Ms. Tiger has been teaching in the Writers-in-the-Schools Program since 1974, for the Dodge Foundation Poetry Programs since 1986, in various colleges and workshops, and teaching Memoir Writing at the Adult School of Montclair since 2005.

This spring she will receive the Lifetime Artist/Teacher Achievement Award of newly established consortium.

J. C. Todd has a career-long commitment to developing arts experiences within community structures. A teacher, poet, editor, and translator, she has offered school and community residencies for over 20 years and is an artist for the National Endowment for the Arts’ Artists and Communities project. She works with elementary and secondary students and teachers, and with special need students and elders. She is the author of What Space This Body (Wind Publications, 2008), Nightshade (2000) and Entering Pisces (1985), both from Pine Press. Her poems have appeared the new anthology of New Jersey poetry, What’s Your Exit? and in journals such as The American Poetry Review and The Paris Review. Awards include a New Jersey Governor’s Award for Arts Education, a New Jersey Distinguished Teaching Artist designation, a Leeway Foundation Award for poetry, a Fellowship in Poetry from the Pennsylvania Council on the Arts, Pushcart Prize nominations, and international artist fellowships to arts colonies in Europe. She holds an MFA from the Program for Writers at Warren Wilson College. In addition to NJWP residencies, she is a visiting lecturer in Creative Writing at Bryn Mawr College and teaches in the MFA in Creative Writing Program at Rosemont College. But don’t think of her as an academic poet: she’s taught in schools of all sorts, and community centers, prisons, garages, and even open fields.

Christina Lilian Turczyn, formerly a Fulbright Scholar, received her B.A.in English from Cornell, and her Ph.D. in Creative Writing from Binghamton University, completing her dissertation under the direction of Ruth Stone. Her writing honors include an Intro Award from the Associated Writing Programs, first prize in the Allen Ginsberg Poetry Awards (mentioned in the New York Times) the Rita Dove National Poetry Awards Honorable Mention, the Vanguard Voices of the Hudson Valley First Prize (Mohonk Mountain Stage Company in conjunction with the Unison Arts Center) and a featured reading (Poet Among Us) at the 2002 Geraldine R. Dodge Poetry Festival. Her work has appeared in numerous publications, and has been performed by the Yara Arts Group of the La MaMa Experimental Theatre on Fifth Avenue, and in American Sign Language, both at Vassar and at Dutchess Community College. Her work has been published in Puerto Del Sol, the Paterson Literary Review, The Chronogram, and numerous other journals. Scholarly work has appeared in Multiple Intelligences, Howard Gardner, and New Methods of College Teaching, ed. Clyde Coreil, following a keynote address by Dr. Gardner. She is included in Riverine: An Anthology of Hudson Valley Writers, ed. Laurence Carr, and has work appearing in Celebrating William Carlos Williams and the Poetry of Place: North Jersey in Poetry, ed. Maria Mazziotti Gillan. Most recent work is published in Hudson Valley’s Chronogram. In 2008, her watercolors were included in “Botanicals, Still Life & Land Journeys,” an exhibit at the Betsy Jacaruso Studio and Gallery. In 2009-2010, Christina Turczyn was a student in Fairleigh Dickinson’s MBA Program. She has been included in Who’s Who in America, and Who’s Who in the World.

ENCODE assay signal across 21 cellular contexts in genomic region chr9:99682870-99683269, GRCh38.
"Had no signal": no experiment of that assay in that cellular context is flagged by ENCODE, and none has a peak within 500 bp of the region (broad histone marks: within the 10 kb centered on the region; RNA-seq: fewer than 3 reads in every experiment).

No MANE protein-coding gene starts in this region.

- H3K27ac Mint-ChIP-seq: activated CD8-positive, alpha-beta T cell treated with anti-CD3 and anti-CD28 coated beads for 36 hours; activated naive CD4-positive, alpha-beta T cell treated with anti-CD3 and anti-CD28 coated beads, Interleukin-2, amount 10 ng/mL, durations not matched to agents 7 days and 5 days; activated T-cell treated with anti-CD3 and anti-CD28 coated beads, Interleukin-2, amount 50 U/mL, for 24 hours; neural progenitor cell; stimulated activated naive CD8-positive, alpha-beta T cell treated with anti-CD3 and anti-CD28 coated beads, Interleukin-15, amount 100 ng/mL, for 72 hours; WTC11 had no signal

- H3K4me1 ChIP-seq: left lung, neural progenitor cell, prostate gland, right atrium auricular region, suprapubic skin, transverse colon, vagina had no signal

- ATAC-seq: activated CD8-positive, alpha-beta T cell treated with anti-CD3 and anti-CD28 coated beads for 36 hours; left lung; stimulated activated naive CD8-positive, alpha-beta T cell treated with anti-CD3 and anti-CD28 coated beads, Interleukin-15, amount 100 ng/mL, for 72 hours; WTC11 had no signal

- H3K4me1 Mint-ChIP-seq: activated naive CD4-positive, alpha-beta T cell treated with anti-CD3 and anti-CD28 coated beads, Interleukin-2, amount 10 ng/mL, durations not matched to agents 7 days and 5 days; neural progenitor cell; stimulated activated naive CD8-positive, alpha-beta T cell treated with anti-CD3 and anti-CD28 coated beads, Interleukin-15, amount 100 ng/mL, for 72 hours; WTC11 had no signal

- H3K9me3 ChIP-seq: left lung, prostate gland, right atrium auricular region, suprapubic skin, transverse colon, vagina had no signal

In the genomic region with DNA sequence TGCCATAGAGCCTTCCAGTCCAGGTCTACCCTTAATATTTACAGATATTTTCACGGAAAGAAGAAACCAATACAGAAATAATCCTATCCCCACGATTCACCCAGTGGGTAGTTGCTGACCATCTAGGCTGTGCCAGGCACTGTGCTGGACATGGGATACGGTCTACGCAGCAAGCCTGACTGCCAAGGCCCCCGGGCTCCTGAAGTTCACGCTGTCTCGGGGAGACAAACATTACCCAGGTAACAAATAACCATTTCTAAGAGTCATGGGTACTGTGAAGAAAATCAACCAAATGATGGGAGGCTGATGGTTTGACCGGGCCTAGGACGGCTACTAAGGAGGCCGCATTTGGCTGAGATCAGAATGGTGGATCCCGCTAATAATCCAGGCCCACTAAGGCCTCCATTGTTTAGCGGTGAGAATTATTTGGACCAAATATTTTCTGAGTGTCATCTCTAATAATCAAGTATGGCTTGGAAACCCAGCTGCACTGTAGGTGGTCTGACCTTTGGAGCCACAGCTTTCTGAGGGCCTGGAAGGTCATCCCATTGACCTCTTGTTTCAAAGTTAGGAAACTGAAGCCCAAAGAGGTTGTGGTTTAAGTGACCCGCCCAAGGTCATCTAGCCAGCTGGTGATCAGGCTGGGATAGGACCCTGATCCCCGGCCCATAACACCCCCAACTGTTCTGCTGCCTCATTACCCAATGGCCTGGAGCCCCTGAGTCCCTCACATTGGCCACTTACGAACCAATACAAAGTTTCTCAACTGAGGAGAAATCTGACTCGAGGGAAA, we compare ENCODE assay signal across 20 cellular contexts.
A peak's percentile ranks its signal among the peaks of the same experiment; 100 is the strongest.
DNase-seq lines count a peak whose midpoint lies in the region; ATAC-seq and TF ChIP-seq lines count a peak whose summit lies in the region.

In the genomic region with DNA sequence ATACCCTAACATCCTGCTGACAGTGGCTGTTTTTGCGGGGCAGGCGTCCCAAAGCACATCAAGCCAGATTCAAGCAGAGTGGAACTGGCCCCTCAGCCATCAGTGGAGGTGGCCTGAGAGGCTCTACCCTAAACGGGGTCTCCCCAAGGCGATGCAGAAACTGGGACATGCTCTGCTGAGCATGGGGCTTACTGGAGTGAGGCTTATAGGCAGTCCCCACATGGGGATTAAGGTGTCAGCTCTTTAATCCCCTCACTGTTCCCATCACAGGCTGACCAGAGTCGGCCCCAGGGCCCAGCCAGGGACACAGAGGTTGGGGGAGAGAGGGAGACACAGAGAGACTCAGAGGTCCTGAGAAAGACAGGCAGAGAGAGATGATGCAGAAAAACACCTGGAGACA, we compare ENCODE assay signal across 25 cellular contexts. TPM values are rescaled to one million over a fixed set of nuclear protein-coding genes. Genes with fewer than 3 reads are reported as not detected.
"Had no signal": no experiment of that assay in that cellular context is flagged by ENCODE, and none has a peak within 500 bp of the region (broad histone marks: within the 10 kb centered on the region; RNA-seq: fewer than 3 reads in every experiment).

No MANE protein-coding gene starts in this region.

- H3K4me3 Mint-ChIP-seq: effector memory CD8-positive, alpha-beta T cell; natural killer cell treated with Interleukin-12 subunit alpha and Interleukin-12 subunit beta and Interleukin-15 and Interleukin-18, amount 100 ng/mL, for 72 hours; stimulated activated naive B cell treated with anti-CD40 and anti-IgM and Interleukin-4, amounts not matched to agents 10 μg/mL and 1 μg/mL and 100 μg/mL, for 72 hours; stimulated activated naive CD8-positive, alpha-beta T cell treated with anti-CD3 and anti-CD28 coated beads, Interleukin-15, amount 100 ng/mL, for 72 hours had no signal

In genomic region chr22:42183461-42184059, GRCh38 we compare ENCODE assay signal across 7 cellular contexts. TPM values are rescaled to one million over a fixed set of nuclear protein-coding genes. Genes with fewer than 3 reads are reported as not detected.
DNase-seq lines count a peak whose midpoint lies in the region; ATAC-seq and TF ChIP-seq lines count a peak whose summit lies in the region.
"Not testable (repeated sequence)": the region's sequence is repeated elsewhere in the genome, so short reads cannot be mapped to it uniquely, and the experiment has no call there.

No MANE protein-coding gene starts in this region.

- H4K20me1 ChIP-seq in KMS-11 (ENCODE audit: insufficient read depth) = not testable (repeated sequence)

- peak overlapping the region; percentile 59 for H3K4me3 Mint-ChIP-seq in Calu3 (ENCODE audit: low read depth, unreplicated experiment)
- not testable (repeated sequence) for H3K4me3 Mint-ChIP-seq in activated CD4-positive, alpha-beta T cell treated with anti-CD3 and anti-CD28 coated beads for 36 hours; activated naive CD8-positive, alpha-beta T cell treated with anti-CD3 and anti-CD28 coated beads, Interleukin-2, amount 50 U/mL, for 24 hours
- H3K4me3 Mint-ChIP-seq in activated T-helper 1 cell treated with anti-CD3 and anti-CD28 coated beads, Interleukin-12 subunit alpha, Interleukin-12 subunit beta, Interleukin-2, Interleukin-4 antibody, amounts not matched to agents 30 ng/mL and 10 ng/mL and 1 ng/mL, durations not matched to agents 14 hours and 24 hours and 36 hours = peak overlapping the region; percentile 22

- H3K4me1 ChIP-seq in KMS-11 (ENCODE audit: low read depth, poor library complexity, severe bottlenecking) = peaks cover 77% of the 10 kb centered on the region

BJ Ward’s most recent book is Gravedigger’s Birthday (North Atlantic Books). His poems have been featured on Poetry Daily, NJN’s State of the Arts, and NPR’s The Writer’s Almanac, as well as in publications such as Poetry, TriQuarterly, 5 AM, Mid-American Review, Puerto Del Sol, The Literary Review, Painted Bride Quarterly, Inside Jersey, The New York Times, and The Sun. He is the recipient of a Pushcart Prize and two Distinguished Artist Fellowships from the NJ State Council on the Arts. For his teaching, he has received the Governor’s Award in Arts Education from the State of New Jersey and was named Teaching Artist of the Year by the New Jersey Writers Project. He has been on the faculty of The Frost Place Festival, the NJ Governor’s School for the Arts, and the Controlled Burn Seminar for Young Writers. He teaches year-round in the Creative Writing Program at Warren County Community College.